June 18, 2013 at 5:37 PM ET
They call them “America’s Lost Boys.” It’s a bit of a misnomer because they’re men and we know exactly where they are. They’re back in their parents basements, sitting in front of their Macs playing World of Warcraft. It’s a phenomenon that’s being blamed on everything from lack of stimulation in elementary school to movies and television shows that idealize the lazy, oafish, slacker whose mom washes his socks while he lives out his carefree single life with his slacker buddies. It seems that, for some men, transitioning to the traditional idea of adulthood may depend upon being in a serious relationship with a woman.
It also seems that there is no parallel phenomenon among women and, in fact, the trend may be completely reversed. While many men defer to beer, pizza, and a Playstation in absence of a serious relationship, women have no problem growing up regardless of their relationship status.
And we wonder why the desire of women to get married seems to be dropping, as noted by a recent article in The New York Times. It might be that a vegetable-eating, fully-employed woman looks at her beer-guzzling, internet-surfing prospects and has a good long think about whether or not she really wants to be quiet enough during to avoid waking her boyfriend’s parents.
It may also have to do with, as the NYT article notes, changes in education and gender roles. Meanwhile, gender roles are still a tricky area. While a survey by the Pew Research Center found that 40 percent of households with kids are being supported primarily or mainly by mom, another recent article found that, in an effort to seem less threatening to their husbands, bread-winning wives often try to perform more traditional gender roles. In other words, things are changing and it seems that women are not willing to adjust. Why? Because traditionally, men have had more education, made more money and been given more power in marriages—remember that some marriage vows still include the woman promising to "obey!" Some women believe the happiness of their marriage is dependent on these gender roles, despite research suggesting otherwise. Is the notion of “traditional marriage” actually impeding the progress of marriage as an institution and women as a gender?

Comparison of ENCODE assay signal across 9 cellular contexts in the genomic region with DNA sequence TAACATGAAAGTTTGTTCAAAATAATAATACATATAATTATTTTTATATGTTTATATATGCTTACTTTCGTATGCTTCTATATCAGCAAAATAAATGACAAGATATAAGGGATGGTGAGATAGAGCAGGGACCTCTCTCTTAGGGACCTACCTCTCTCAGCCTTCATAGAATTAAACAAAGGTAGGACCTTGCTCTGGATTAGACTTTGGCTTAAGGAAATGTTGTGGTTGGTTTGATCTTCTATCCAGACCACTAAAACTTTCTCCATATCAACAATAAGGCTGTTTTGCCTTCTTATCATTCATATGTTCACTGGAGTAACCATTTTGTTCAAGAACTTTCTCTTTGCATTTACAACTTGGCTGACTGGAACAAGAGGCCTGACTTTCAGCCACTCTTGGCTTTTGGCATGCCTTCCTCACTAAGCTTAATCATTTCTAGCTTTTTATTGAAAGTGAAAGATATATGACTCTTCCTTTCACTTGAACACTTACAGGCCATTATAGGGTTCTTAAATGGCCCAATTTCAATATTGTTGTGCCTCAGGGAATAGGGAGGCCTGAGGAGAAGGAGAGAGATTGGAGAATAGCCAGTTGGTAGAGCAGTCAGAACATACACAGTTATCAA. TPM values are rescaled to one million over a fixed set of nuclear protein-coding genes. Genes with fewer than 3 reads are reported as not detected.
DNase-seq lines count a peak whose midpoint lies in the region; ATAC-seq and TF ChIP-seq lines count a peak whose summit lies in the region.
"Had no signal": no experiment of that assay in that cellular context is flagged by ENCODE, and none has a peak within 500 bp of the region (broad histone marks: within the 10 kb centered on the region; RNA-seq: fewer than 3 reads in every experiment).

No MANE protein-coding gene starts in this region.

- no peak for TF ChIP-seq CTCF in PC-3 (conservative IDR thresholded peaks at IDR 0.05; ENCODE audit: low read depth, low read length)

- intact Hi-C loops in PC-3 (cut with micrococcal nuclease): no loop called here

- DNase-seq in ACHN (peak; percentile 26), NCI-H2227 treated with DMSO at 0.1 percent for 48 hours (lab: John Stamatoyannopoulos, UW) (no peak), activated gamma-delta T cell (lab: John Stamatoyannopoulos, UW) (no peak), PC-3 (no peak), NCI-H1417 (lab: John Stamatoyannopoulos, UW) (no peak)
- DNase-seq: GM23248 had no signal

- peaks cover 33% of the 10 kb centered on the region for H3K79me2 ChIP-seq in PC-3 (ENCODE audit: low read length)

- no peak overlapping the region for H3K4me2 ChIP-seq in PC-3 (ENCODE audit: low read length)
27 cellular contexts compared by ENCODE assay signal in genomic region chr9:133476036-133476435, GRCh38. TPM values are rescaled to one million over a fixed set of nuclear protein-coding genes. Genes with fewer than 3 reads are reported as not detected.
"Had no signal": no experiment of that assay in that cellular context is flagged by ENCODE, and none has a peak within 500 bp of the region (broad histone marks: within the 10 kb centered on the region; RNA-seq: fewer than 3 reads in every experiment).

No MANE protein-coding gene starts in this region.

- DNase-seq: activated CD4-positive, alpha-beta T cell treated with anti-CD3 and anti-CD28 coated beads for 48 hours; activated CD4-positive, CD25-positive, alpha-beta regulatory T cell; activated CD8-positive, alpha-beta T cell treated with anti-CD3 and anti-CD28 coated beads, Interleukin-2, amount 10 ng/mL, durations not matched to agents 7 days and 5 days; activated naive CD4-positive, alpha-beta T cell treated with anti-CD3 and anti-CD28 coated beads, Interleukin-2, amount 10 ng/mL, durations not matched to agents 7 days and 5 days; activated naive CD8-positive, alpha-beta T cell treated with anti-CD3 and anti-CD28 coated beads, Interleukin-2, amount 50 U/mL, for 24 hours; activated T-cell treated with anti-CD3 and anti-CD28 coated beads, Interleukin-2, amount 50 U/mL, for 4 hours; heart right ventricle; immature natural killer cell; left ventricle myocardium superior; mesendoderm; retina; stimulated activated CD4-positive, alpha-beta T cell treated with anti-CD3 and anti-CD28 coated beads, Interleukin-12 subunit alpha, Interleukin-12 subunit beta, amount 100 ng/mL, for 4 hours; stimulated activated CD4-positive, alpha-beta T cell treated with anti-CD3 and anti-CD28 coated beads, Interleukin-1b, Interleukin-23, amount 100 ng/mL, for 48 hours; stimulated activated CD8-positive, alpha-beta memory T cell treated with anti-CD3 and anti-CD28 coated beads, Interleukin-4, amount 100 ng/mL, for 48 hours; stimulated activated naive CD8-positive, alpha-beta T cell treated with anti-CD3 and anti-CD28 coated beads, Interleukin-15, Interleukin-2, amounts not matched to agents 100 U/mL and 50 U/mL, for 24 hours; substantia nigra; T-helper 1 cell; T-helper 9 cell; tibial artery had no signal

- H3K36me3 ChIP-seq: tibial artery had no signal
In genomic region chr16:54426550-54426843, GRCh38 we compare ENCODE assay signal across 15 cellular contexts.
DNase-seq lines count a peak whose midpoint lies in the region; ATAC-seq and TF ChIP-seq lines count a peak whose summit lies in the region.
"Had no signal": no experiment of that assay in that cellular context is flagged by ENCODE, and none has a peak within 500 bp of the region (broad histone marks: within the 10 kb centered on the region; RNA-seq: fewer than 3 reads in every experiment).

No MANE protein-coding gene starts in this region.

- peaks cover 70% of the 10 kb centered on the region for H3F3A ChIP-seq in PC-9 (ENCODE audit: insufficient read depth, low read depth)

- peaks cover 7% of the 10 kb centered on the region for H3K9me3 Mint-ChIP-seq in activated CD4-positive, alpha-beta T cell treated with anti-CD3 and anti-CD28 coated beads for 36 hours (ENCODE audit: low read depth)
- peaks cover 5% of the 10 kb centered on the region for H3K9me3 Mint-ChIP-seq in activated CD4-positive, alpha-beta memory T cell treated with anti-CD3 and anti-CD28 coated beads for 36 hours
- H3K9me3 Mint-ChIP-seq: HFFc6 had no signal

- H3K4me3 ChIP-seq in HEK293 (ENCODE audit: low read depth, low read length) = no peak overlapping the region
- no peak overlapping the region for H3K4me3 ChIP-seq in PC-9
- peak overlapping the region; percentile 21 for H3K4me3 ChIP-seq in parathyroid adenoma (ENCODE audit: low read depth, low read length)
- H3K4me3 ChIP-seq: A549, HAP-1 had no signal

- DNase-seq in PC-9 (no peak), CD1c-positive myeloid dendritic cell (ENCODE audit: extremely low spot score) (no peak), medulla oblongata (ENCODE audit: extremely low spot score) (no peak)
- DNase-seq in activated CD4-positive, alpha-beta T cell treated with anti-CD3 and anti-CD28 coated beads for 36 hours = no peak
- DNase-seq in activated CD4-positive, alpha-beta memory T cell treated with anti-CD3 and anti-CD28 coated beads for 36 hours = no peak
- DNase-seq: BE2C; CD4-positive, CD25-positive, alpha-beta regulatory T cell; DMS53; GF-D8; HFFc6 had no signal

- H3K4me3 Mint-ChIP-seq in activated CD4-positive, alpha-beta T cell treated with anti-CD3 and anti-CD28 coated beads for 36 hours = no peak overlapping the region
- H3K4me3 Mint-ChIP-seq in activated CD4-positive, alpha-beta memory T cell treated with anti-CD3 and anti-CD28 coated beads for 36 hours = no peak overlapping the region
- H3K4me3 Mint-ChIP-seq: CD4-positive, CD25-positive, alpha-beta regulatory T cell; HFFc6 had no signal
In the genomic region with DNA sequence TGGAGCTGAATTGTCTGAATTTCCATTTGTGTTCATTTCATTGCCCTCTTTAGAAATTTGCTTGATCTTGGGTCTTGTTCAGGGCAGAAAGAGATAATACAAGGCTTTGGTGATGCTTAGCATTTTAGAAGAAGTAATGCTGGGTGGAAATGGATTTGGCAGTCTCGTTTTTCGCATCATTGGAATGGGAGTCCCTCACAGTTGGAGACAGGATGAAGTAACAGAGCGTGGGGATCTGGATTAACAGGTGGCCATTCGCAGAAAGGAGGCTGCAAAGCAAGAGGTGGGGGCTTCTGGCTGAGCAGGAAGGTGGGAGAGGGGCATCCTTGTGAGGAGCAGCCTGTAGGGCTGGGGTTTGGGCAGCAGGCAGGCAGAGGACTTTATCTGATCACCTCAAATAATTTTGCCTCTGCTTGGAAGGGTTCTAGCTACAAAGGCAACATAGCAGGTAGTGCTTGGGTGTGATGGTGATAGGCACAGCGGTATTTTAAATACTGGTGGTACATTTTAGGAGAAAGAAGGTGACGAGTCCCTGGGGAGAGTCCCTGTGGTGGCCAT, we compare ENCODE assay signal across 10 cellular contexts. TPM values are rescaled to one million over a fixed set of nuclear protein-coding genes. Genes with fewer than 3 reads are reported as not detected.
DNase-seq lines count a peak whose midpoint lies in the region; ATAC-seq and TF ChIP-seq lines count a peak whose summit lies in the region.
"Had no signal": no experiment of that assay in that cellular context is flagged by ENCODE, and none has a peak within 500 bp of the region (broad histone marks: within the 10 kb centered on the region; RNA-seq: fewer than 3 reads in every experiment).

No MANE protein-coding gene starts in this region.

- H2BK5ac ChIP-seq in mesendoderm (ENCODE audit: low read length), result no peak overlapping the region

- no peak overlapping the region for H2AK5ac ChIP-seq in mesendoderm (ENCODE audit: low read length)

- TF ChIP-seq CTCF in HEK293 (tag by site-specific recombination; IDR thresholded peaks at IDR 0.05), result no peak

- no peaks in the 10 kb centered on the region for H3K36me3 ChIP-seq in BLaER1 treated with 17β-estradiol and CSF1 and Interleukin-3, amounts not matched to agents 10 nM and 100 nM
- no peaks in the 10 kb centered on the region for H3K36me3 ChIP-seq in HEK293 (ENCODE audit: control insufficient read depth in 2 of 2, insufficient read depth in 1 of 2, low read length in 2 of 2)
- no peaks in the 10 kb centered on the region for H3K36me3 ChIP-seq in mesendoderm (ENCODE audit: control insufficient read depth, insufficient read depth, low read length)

Perhaps we can all take a lesson from same-sex couples who are rallying, lobbying and fighting for their basic civil right to make a legal lifelong commitment to the person they love. Once we have that, deciding how much gaming time each partner gets becomes much easier to negotiate.
The tides are changing and we must adjust accordingly, ladies. Who has time for these silly games? The trash needs to be taken out and it doesn’t matter who does it. The sooner we realize that, the better it will be for all of us.
A version of this story originally appeared on iVillage.